What are the risks to the disentanglement team? 

Whales are wild animals that have unpredictable behaviors. The size and power of large whales create risks to the disentanglement team when they closely approach whales in small vessels to document and remove entangling gear. In addition, the tools used for disentanglements, such as specialized knives, lines, and large buoys, can also present dangers for responders, including being pulled overboard. The techniques that have been developed over the last 40 years rely on working from a small inflatable boat, with hooked knives on long poles that keep responders at a safe distance from the whale and reduce risks.  Even so, accidents do still occur and even trained responders have been injured or killed.

What is being done to address this problem? 

NOAA Fisheries has done significant outreach on the West Coast to the fishing industry, state and federal fishery managers, and the public to make them aware of the issue, promote the development of ideas to reduce entanglements, and improve the reporting of entanglements. California, Oregon, and Washington have all convened working groups to address the recent increase in entanglements and discuss potential solutions to the problem. The California Dungeness Crab Fishing Gear Working Group, for example, produced an updated Best Practices Guide to reduce entanglements caused by Dungeness Crab fishing gear in 2016. In 2017, funding to promote research to help reduce future whale entanglement risk along the West Coast was provided to multiple groups through NOAA Fisheries’ Bycatch Reduction Engineering Program (BREP). This funding will support research to improve understanding of current gear and fishing practices, as well as potential gear modifications. BREP funding also sup­ported a workshop in 2017 to bring together a diverse group to identify the most promising ideas for innovation to address the entanglement issue along the West Coast.

What can I do to help?

Prompt reporting is the best way to help entangled whales. Report entangled whales to our 24/7 hotline by calling 1-877-SOS-WHALE (1-877-767-9425) or hailing the U.S. Coast Guard on VHF Channel 16. Please stay with the whale as long as it is safe to do so. Never attempt disentanglement or remove any gear without training and authorization. Please try to get video or photos showing the entangling gear but remember to stay 100 yards from the whale and beware that lines in the water could snag your vessel.  Please also understand that it is not always possible to respond to every entangled whale.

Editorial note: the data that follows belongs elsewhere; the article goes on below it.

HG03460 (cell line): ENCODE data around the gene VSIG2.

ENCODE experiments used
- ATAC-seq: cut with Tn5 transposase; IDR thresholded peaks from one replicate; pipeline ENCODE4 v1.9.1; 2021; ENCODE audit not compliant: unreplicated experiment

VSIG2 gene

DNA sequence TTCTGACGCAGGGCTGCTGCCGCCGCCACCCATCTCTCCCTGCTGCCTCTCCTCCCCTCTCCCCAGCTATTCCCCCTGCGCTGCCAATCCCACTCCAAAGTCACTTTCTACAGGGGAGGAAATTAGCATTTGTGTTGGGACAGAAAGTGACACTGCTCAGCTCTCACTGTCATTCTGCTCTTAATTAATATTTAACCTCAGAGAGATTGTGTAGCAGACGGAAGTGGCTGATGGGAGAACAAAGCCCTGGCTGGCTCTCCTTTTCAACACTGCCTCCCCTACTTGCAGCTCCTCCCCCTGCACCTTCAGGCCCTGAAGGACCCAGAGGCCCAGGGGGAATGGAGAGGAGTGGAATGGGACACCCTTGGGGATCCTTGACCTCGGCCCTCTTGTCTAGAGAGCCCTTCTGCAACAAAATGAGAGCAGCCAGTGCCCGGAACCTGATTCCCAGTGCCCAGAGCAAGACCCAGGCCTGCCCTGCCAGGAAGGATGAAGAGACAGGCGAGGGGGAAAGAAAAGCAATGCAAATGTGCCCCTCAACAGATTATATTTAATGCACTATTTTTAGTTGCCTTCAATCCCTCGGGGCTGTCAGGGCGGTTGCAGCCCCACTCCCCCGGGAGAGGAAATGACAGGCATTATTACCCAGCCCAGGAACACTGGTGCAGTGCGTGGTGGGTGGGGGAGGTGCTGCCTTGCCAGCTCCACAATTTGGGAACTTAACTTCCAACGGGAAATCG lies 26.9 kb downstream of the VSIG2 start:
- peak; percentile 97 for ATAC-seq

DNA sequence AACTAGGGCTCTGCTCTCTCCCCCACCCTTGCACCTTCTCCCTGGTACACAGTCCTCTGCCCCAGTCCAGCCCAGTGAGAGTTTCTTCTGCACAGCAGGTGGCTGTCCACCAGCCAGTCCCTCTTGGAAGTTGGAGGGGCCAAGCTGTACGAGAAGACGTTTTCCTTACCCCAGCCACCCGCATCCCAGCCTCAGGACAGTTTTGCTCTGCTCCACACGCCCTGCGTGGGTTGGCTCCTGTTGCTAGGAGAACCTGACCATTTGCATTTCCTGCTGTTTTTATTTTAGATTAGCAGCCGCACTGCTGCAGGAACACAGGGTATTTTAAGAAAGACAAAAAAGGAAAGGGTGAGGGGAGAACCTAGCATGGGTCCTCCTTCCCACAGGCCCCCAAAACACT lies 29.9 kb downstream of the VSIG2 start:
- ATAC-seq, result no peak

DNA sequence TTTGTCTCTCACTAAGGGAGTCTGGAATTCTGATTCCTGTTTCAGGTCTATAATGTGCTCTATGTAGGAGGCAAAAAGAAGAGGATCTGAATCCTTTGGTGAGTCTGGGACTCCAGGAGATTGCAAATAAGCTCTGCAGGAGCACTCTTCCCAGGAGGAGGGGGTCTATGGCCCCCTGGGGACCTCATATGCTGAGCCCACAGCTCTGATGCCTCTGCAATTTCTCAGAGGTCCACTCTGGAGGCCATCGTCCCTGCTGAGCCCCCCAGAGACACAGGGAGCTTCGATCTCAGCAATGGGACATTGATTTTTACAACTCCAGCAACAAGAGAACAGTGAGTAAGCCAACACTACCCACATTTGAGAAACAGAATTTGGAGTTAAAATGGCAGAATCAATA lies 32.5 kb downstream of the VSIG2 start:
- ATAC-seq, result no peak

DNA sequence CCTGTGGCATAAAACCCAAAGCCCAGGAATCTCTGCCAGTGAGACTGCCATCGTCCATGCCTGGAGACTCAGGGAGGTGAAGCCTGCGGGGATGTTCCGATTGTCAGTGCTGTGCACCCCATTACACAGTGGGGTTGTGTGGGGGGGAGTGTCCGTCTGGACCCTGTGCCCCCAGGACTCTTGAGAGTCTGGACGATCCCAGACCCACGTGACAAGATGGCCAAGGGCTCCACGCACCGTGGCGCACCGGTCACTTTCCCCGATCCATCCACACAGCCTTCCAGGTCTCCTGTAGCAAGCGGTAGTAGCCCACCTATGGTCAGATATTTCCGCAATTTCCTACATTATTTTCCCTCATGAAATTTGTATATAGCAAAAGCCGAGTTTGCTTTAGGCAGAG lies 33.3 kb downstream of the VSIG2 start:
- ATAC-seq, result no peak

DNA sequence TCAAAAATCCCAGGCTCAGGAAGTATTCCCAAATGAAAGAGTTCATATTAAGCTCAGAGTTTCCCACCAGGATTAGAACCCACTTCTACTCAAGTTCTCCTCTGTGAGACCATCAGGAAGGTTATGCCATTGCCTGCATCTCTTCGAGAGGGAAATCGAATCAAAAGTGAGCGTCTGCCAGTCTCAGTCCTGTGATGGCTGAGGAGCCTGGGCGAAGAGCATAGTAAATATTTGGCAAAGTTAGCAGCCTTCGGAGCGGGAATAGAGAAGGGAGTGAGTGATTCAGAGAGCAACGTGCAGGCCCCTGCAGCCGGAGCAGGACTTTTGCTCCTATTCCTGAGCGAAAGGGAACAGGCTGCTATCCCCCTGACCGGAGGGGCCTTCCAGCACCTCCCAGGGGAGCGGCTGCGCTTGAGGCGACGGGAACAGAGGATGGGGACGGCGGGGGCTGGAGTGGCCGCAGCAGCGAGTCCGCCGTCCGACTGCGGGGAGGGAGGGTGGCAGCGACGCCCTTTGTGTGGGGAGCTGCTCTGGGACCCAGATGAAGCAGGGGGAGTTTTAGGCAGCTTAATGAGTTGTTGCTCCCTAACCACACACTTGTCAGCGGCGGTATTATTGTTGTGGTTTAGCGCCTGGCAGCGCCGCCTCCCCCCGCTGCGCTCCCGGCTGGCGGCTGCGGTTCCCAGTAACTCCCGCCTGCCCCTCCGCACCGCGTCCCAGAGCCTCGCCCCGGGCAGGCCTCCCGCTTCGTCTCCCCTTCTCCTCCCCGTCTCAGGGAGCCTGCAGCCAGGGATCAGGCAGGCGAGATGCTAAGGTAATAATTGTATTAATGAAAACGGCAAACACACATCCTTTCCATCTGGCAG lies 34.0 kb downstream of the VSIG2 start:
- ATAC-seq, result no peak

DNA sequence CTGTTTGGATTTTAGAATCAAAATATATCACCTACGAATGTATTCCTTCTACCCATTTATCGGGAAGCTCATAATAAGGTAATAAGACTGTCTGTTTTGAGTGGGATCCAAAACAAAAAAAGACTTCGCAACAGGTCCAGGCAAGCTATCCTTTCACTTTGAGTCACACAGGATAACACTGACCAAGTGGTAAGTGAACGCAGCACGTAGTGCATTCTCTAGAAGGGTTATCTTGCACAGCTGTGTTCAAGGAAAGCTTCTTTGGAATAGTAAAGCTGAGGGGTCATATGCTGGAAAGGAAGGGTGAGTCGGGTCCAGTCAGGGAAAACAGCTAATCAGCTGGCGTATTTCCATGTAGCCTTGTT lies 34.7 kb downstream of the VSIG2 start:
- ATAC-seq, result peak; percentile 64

Can I get updates on the status of reported whales?

Forming a response to an entangled whale is very complex and requires a lot of time and coordination. Real-time updates are rarely available as the response team must focus on helping the animal in need. NOAA Fisheries’ Regional Stranding Coordinators keep the NOAA Fisheries WCR Communications Team up-to-date on responses in the field. Media inquiries should be directed to Jim Milbury at 562-980-4006 for California cases, or Michael Milstein at 503-231-6268 for Oregon and Washington cases.

Where can I find more information?

Each year, NOAA Fisheries provides an annual entanglement summary that includes species information, guidance for reporting entanglements, and more about NOAA Fisheries’ work in California, Oregon, and Washington.

2017 West Coast Entanglement Report PDF Formatted Document

Fisheries Interactions

Marine Mammal Disentanglement Network